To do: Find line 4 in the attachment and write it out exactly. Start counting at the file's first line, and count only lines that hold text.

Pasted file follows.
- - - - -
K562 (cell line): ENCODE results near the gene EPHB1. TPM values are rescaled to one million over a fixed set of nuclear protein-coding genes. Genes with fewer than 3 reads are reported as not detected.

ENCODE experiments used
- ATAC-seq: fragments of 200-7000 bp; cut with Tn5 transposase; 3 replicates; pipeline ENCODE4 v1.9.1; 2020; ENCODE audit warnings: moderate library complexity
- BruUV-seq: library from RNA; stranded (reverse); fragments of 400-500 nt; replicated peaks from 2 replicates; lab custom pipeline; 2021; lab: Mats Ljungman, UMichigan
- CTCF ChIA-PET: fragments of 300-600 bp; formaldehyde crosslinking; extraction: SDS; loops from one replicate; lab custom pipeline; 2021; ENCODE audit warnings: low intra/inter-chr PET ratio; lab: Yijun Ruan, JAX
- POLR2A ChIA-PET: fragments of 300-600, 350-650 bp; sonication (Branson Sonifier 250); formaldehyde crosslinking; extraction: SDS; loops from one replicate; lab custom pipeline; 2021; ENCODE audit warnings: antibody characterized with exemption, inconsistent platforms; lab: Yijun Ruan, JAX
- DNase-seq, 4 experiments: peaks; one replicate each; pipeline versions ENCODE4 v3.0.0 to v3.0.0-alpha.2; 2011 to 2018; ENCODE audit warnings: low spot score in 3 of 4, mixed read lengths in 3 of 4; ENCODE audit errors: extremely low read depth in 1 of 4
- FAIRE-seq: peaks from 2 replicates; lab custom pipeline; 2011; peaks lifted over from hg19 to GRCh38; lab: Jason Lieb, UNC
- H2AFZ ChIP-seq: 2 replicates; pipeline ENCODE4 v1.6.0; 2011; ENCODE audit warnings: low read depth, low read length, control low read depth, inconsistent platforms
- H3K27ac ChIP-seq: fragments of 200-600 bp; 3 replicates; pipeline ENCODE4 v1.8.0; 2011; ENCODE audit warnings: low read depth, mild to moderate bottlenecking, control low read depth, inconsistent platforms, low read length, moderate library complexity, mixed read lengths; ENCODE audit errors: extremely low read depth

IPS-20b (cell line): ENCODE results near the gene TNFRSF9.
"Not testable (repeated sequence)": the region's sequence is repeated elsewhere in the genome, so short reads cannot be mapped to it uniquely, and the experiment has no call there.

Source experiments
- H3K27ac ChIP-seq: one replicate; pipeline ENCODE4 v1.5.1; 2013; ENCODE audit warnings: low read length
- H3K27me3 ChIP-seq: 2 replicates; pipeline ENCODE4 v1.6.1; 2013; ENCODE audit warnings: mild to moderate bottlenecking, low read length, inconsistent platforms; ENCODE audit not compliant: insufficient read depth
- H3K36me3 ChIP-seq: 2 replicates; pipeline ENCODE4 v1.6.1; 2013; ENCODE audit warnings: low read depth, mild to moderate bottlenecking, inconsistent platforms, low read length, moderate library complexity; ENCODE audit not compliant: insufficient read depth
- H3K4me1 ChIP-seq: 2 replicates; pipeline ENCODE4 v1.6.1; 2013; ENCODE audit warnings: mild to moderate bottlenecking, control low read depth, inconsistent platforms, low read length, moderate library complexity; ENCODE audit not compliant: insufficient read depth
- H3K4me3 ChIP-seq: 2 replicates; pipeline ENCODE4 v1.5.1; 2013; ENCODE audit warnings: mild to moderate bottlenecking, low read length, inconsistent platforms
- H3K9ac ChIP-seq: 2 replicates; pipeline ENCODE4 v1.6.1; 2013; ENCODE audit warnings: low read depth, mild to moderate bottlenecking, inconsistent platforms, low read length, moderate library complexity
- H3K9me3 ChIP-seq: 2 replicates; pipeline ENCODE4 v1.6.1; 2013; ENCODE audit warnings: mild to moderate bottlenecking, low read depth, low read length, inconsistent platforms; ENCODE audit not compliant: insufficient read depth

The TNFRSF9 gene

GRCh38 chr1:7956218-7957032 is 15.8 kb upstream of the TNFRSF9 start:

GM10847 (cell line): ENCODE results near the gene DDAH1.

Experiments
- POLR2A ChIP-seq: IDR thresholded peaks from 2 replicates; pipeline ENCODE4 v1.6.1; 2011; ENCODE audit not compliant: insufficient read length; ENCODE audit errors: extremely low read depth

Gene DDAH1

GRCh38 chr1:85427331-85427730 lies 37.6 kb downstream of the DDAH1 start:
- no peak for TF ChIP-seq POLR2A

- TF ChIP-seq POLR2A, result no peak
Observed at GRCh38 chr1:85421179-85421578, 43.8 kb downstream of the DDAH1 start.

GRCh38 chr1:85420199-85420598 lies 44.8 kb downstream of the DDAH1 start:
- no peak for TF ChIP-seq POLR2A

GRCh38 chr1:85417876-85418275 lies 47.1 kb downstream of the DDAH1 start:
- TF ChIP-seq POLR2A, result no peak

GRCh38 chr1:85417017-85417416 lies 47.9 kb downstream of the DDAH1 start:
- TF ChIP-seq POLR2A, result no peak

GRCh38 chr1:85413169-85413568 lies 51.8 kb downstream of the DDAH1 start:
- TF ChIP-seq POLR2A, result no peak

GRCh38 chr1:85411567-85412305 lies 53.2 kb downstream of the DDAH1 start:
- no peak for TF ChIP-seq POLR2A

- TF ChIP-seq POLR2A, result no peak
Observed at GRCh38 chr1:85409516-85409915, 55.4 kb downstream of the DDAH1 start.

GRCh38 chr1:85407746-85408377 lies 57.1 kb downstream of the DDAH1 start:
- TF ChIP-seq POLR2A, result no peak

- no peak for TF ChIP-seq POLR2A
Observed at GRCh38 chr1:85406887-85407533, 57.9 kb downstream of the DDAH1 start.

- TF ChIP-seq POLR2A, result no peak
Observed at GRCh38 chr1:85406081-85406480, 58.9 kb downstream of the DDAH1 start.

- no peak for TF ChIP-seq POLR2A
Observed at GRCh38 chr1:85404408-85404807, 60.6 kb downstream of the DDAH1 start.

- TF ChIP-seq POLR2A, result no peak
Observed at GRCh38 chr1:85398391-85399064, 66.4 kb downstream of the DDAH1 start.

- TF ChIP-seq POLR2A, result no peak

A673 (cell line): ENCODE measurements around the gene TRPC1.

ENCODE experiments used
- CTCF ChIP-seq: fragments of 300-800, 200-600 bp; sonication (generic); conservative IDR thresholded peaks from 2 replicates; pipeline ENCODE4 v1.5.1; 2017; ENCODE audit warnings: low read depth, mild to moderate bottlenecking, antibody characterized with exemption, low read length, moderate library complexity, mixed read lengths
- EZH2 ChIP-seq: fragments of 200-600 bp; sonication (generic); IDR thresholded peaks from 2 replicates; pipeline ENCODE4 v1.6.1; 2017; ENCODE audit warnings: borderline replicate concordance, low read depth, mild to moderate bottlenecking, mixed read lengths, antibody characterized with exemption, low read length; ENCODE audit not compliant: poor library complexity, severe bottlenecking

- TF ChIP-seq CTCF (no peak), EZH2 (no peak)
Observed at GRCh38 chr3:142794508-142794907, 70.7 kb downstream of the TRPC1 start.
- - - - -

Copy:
- BruUV-seq: library from RNA; stranded (reverse); fragments of 400-500 nt; replicated peaks from 2 replicates; lab custom pipeline; 2021; lab: Mats Ljungman, UMichigan